And The Room Begins To Spin

3.7.08 (M.Walters)

3.8.09 (M.Walters)

Tucked away amidst a two-hour first set on Saturday at Hampton was one of the dark horse jams of the weekend.  With marathon setlists each night, some moments were inevitably lost in the extended fray- especially “Split Open and Melt.”  Representing the first real jam of the evening, the band took a daring ride down an abstract ally, creating a seething piece of music that was reminiscent of the band’s full on experimentation in ’94.  Leaving groove behind, the band attacked this jam vigorously, previewing the more open-ended excursions of the second set.


3.6.09 (W.Rogell)

Contributing to the early ’90s vibe that defined this first set- and the entire weekend- “Split Open” was the first piece of the night that really got the show going.  Immediately firing up the crowd, the band sat into the introductory grooves of the song.  As they approached the pre-jam break, that rush of anticipation grew tangible, knowing we were about to live the first “Split” in five years.  As we plunged below the water line, between beams to the gloom room, we were soon covered with seaweed and slime- and then it was time to melt.


3.8.09 (M.Walters)

Starting the jam at a brisk pace, the band wasted no time getting into the thick of things, characteristic of most all the shorter jams at Hampton.  Delving into the dense musical canvas, the band almost immediately guided the jam out into more abstract territory.  With Fishman playing a complex and grooveless beat, the other members began adding their interpretations of this experimental plane.  Trey focused primarily on wailing tonality and searing walls of sound, bringing the improv ever deeper with his work.  Mike played a continuous bassline that followed the jagged contours of the jam, while Page added blocked piano chords that anchored the far off jam to the song.

3.6.09 (W.Rogell)

3.6.09 (W.Rogell)

As the band got involved in twisting improv, one could have been fooled into thinking they were listening to a version from the mid-nineties.  Trey progressed into his dirtiest tone, playing more distinct phrases, as Fish worked over his cymbals like it was the last time he would ever play them.  Following this maddening path, the band came to a dissonant peak before pushing onwards through the sonic sludge.  At this point, Mike began pounding out a heavier, repetitive line, inviting the band to return to the song’s structure.  Within a minute, they had congealed and completed  “Split,” but the brevity of the jam certainly took nothing away from its quality.  A menacing portrait of the band’s 3.Old-school sound that painted the Hampton shows, this jam was a quick reminder of Phish’s ability to take a jam very far out in no time, and speed back to earth like a fiery comet.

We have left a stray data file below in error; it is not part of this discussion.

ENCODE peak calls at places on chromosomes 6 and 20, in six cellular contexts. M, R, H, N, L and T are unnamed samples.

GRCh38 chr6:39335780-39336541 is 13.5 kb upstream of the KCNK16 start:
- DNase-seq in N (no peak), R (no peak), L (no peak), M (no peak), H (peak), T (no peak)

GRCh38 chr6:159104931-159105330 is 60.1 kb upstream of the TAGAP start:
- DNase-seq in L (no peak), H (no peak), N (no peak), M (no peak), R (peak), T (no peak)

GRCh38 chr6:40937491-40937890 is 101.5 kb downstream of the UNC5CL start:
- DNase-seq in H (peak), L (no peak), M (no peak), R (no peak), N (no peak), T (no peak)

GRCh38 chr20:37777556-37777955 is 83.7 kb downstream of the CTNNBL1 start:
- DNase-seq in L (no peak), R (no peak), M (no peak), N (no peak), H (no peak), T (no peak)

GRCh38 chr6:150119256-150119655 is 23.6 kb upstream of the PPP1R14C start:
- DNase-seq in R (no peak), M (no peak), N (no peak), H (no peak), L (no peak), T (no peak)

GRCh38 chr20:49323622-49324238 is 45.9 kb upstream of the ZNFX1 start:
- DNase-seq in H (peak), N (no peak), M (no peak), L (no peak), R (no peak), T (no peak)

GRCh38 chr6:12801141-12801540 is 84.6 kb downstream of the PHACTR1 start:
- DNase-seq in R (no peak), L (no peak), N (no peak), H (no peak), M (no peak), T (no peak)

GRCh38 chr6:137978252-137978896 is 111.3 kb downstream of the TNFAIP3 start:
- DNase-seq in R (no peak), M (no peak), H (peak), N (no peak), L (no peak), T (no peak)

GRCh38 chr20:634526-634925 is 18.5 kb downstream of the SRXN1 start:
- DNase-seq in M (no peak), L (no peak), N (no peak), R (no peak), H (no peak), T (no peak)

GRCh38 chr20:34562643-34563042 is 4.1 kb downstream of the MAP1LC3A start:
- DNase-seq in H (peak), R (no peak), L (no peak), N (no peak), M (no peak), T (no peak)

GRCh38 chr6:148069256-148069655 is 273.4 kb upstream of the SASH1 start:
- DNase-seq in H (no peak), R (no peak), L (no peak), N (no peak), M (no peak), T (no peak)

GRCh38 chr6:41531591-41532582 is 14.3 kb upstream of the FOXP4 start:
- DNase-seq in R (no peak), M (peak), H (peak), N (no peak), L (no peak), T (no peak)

3.6.09 (J.DiGiuseppe)

3.6.09 (J.DiGiuseppe)

As illustrated by this “Split,” the beauty of Hampton was that it was only the beginning.  Primarily, the band played concise, to the point jams as they got their sea legs back again.  Come mid-summer, shows will assume quite a different landscape.  And by the time summer ends, Hampton will exist as a mystical memory of the weekend when it all started to come back together again.


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rspage1In a very candid Rolling Stone article, Phish gave writer, David Fricke, further insight into their upcoming studio plans.  Very exciting was the fact that Phish already has 20 new songs and is prepared to start work on their next album in April.  Teaming up with Steve Lillywhite (Billy Breathes) again, look for a cohesive effort that moves beyond their previous albums.  Trey supported this assertion, saying, “I’m not convinced we’ve made a great record yet.”  Yes, the passion is back!  The article also gives you a look into the band’s dynamic during the break up and over the Hampton weekend.  Although the article is not online, someone scanned it in.  The three pages are below, click on the links and then click on the page to zoom in.  It’s a great read!

Rolling Stone: Page 1 < LINKS
Rolling Stone: Page 2
Rolling Stone: Page 3


8.13.93 The Murat Theatre, Indianapolis, IN SBD < LINKS BACK SOON

8.13.93 The Murat Theatre, Indianapolis, IN SBD < TORRENT LINK


The Murat Theatre, Indianapolis, IN

Continuing our week of ’93 downloads, they don’t come much more classic than this.  A second set of segue-mania features the fan favorite “Murat Gin” as well as incredibly dynamic playing throughout.  A definitive piece of August ’93, this SBD is a must for all collectors.

I: Lengthwise > Llama, Makisupa Policeman > Foam, Stash, Ginseng Sullivan > Fluffhead, My Mind’s Got a Mind of its Own, Horn, David Bowie

II: Buried Alive > Rift, Bathtub Gin > Ya Mar, Mike’s Song > Lifeboy, Oh Kee Pa Ceremony > Suzy Greenberg

E: Amazing Grace, Highway to Hell*



“Mexican Cousin” 3.7.09 –  Photo: Spencer Short

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243 Responses to “And The Room Begins To Spin”

  1. Mr. Completely Says:

    @R1 speaks truth


  2. c0wfunk Says:

    destroying the economy eh? Seems destroyed already to me…

  3. c0wfunk Says:

    but yeah .. no politix anyway eh?

    wilson I love your phish v dead description, thats” great!

  4. c0wfunk Says:

    is this old news? The band released a statement about rr:

  5. DC Says:

    Obama and Pelosi have no idea the damage they can do pushing their liberal agendas in the face of the worst global economic disaster ever.